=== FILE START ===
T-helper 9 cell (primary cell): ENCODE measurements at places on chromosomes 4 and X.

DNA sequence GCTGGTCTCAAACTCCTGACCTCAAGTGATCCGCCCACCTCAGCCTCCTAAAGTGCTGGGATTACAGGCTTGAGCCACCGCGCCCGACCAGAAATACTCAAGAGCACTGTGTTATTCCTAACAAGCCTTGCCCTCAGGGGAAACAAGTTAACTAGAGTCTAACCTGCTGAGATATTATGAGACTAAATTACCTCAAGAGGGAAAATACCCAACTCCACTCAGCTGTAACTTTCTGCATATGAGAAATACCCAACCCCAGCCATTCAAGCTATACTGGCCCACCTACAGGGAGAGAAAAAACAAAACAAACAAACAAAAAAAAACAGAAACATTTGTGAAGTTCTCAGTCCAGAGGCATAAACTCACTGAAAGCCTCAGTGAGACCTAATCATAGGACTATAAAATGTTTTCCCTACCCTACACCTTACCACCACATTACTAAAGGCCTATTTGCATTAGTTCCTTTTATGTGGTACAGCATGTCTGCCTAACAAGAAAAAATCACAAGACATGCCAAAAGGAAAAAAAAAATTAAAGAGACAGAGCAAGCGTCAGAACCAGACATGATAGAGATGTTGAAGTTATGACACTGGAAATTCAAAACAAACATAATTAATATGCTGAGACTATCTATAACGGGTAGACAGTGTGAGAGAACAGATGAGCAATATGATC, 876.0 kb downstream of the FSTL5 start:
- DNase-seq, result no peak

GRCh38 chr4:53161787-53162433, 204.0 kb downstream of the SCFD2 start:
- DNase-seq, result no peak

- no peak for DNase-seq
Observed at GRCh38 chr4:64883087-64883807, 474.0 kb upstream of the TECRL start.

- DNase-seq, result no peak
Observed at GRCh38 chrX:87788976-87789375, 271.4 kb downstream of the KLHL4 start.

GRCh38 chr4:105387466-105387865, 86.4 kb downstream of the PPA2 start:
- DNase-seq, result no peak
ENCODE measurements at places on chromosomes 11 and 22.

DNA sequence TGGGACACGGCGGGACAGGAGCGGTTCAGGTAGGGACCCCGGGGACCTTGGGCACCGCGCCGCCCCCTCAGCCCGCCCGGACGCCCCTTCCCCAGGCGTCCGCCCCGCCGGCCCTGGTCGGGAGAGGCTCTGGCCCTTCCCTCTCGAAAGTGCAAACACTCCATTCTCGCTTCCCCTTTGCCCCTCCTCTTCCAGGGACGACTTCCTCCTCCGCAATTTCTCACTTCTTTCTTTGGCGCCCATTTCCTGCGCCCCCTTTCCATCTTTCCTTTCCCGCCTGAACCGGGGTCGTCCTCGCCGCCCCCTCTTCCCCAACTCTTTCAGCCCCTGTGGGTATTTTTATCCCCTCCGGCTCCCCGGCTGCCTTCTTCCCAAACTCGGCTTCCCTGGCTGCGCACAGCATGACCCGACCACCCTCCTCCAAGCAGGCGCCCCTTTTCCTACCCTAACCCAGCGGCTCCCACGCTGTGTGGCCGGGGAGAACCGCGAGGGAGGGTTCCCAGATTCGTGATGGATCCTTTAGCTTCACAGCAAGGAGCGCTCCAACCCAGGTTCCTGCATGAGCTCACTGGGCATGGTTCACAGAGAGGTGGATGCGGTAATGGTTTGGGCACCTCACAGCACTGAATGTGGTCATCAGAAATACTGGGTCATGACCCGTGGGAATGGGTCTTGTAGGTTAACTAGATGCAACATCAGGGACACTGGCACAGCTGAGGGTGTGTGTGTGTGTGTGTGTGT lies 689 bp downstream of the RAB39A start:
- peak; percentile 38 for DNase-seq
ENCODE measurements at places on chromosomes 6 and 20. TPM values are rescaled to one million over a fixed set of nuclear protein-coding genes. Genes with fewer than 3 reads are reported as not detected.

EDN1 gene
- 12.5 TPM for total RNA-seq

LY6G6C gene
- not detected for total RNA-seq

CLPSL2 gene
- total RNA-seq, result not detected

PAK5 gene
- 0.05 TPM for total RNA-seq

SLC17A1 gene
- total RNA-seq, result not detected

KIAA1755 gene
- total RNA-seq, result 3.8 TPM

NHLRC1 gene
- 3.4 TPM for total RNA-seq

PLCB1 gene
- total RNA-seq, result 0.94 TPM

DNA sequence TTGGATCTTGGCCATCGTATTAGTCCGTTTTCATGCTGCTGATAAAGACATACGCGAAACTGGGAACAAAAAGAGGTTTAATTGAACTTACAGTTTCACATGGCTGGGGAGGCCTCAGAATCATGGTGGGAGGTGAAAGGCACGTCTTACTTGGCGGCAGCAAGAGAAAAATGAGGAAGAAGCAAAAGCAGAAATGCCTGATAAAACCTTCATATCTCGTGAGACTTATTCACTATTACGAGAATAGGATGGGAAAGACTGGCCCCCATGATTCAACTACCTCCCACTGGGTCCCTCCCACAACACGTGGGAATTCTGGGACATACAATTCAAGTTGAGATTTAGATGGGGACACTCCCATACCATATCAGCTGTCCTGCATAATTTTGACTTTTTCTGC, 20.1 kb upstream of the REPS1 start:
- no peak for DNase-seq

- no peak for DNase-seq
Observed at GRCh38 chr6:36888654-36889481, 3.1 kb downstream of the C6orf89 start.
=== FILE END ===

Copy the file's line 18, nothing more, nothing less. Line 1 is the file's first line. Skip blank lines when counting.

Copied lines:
LY6G6C gene